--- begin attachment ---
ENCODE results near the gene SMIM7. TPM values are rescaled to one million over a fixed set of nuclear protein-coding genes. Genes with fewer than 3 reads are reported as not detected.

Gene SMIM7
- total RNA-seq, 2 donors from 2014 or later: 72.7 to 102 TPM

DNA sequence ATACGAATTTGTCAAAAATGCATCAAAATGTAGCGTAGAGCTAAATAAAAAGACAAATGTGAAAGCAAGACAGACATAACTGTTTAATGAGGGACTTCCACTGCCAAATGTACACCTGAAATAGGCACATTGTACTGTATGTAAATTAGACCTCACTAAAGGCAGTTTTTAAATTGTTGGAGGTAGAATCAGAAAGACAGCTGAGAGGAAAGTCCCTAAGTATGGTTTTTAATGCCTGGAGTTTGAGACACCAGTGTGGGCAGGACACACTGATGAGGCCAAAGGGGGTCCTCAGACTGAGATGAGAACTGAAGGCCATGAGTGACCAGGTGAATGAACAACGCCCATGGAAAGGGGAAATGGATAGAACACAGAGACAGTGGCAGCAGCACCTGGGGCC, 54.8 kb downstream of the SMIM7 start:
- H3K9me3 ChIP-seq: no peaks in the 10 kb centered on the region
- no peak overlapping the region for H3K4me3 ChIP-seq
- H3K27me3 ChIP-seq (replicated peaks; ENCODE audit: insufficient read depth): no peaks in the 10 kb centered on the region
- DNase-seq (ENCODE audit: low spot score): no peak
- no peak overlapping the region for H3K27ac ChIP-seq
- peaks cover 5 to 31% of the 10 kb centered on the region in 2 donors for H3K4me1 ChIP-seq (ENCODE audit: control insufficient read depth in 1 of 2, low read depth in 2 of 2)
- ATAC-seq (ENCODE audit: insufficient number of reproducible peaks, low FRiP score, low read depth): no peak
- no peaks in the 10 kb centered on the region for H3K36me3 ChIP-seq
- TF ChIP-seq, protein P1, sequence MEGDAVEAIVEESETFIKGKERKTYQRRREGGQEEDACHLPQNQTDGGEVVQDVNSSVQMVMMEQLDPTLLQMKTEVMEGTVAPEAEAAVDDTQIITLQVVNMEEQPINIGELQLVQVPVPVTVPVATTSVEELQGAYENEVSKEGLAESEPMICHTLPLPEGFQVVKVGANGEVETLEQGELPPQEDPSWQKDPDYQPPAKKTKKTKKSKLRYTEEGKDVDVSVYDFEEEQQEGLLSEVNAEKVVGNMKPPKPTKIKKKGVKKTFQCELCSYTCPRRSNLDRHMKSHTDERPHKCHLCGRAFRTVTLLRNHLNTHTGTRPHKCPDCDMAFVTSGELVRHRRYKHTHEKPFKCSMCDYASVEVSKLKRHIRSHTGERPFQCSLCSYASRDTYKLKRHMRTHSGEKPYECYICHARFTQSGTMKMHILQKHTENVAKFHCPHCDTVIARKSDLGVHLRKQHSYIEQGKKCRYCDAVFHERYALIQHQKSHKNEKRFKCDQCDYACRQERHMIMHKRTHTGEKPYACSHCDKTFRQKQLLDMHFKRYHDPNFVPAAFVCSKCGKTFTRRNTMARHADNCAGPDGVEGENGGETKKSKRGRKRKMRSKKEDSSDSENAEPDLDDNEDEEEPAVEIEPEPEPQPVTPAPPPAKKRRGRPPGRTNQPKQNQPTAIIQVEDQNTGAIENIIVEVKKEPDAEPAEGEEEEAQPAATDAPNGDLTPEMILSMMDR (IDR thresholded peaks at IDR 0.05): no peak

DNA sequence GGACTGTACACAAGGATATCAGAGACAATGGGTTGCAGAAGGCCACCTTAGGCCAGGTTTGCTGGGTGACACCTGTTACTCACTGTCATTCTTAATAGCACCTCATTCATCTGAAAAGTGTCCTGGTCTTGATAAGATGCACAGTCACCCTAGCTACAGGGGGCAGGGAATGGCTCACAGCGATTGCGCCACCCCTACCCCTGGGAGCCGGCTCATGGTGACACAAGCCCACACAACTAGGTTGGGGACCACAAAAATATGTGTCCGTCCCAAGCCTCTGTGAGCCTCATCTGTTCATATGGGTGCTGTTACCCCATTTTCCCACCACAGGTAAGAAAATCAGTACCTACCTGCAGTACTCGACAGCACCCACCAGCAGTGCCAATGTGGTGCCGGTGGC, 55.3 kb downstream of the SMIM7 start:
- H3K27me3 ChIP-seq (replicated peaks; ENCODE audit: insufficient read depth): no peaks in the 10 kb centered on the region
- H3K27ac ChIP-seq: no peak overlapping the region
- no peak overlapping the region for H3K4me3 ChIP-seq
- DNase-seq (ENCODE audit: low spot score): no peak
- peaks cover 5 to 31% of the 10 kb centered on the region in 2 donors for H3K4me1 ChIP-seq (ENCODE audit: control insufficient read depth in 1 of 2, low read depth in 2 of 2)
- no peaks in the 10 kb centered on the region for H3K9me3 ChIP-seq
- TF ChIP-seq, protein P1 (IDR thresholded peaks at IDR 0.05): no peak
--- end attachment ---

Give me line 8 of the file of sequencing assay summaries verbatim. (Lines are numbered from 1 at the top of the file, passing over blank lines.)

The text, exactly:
- DNase-seq (ENCODE audit: low spot score): no peak